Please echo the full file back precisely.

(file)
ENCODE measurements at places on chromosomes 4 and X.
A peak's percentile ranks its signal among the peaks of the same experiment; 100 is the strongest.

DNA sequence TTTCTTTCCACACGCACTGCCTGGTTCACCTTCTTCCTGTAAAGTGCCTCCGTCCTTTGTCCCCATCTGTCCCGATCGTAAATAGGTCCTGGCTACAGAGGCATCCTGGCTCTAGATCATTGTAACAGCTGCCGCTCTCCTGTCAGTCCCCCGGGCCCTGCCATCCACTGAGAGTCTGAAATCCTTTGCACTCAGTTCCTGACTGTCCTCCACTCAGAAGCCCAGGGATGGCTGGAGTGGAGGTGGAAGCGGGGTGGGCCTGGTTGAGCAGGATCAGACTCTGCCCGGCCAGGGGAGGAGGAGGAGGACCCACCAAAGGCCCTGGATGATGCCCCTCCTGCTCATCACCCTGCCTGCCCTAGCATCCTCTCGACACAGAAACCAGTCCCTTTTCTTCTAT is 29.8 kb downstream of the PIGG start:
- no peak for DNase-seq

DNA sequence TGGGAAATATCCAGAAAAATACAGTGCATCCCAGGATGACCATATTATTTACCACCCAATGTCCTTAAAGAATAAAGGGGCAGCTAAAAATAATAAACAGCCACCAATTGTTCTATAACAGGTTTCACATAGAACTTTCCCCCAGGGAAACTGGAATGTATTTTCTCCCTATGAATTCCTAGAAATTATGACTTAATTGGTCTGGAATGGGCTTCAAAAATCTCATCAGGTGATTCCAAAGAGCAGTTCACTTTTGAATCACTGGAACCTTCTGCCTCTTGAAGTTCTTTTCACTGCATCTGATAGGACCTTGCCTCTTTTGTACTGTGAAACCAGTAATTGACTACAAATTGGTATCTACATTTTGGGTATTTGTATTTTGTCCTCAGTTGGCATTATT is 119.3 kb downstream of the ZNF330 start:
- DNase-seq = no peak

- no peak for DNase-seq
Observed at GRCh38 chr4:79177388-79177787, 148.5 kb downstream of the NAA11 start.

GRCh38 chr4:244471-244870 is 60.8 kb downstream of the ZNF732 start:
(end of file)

ENCODE measurements at places on chromosomes 4 and X.
A peak's percentile ranks its signal among the peaks of the same experiment; 100 is the strongest.

DNA sequence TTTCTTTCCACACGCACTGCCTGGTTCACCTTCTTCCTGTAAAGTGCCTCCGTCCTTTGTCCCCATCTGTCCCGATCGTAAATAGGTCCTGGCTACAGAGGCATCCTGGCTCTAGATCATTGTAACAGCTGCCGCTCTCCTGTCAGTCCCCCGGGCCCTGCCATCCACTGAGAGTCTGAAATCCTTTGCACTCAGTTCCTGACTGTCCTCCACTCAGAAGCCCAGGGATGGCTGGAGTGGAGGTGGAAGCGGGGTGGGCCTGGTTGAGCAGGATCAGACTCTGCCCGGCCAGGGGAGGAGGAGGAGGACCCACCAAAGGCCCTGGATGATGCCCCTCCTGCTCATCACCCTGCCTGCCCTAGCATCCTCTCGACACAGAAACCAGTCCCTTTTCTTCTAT is 29.8 kb downstream of the PIGG start:
- no peak for DNase-seq

DNA sequence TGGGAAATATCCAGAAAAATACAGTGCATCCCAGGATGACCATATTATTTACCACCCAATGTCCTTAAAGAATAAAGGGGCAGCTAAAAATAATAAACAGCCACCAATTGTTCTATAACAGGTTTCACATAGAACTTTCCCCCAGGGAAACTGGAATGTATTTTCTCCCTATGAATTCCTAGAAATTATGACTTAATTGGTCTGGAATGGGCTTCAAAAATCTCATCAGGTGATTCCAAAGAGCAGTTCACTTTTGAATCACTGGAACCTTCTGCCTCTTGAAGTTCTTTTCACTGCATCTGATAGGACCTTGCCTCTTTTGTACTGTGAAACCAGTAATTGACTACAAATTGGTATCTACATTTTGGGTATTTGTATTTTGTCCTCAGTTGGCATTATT is 119.3 kb downstream of the ZNF330 start:
- DNase-seq = no peak

- no peak for DNase-seq
Observed at GRCh38 chr4:79177388-79177787, 148.5 kb downstream of the NAA11 start.

GRCh38 chr4:244471-244870 is 60.8 kb downstream of the ZNF732 start: